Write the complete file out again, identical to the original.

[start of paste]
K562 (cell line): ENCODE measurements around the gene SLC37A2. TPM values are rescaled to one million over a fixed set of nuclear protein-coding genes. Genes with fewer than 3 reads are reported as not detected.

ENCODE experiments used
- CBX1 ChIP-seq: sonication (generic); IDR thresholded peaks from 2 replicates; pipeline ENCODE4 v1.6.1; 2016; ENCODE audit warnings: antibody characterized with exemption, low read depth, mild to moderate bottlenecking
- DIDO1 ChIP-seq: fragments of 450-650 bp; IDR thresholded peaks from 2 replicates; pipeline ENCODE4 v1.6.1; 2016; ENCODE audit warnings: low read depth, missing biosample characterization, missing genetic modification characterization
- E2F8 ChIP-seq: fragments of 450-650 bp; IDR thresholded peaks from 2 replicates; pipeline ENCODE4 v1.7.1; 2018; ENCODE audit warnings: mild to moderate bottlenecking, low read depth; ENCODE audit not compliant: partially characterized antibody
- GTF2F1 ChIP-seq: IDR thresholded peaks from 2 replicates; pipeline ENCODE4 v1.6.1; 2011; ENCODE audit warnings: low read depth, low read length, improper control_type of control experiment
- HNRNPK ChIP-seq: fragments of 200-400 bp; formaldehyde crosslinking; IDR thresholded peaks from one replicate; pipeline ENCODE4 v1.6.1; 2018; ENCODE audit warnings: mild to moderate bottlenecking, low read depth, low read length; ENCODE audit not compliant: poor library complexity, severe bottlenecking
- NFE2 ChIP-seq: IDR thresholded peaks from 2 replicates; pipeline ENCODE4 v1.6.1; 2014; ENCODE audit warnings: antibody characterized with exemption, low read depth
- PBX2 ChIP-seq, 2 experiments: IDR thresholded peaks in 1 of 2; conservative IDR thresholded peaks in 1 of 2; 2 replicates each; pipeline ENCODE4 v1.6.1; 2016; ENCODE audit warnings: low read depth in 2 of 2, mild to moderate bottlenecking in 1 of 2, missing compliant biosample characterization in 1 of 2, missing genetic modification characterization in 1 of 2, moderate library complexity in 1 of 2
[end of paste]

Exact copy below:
K562 (cell line): ENCODE measurements around the gene SLC37A2. TPM values are rescaled to one million over a fixed set of nuclear protein-coding genes. Genes with fewer than 3 reads are reported as not detected.

ENCODE experiments used
- CBX1 ChIP-seq: sonication (generic); IDR thresholded peaks from 2 replicates; pipeline ENCODE4 v1.6.1; 2016; ENCODE audit warnings: antibody characterized with exemption, low read depth, mild to moderate bottlenecking
- DIDO1 ChIP-seq: fragments of 450-650 bp; IDR thresholded peaks from 2 replicates; pipeline ENCODE4 v1.6.1; 2016; ENCODE audit warnings: low read depth, missing biosample characterization, missing genetic modification characterization
- E2F8 ChIP-seq: fragments of 450-650 bp; IDR thresholded peaks from 2 replicates; pipeline ENCODE4 v1.7.1; 2018; ENCODE audit warnings: mild to moderate bottlenecking, low read depth; ENCODE audit not compliant: partially characterized antibody
- GTF2F1 ChIP-seq: IDR thresholded peaks from 2 replicates; pipeline ENCODE4 v1.6.1; 2011; ENCODE audit warnings: low read depth, low read length, improper control_type of control experiment
- HNRNPK ChIP-seq: fragments of 200-400 bp; formaldehyde crosslinking; IDR thresholded peaks from one replicate; pipeline ENCODE4 v1.6.1; 2018; ENCODE audit warnings: mild to moderate bottlenecking, low read depth, low read length; ENCODE audit not compliant: poor library complexity, severe bottlenecking
- NFE2 ChIP-seq: IDR thresholded peaks from 2 replicates; pipeline ENCODE4 v1.6.1; 2014; ENCODE audit warnings: antibody characterized with exemption, low read depth
- PBX2 ChIP-seq, 2 experiments: IDR thresholded peaks in 1 of 2; conservative IDR thresholded peaks in 1 of 2; 2 replicates each; pipeline ENCODE4 v1.6.1; 2016; ENCODE audit warnings: low read depth in 2 of 2, mild to moderate bottlenecking in 1 of 2, missing compliant biosample characterization in 1 of 2, missing genetic modification characterization in 1 of 2, moderate library complexity in 1 of 2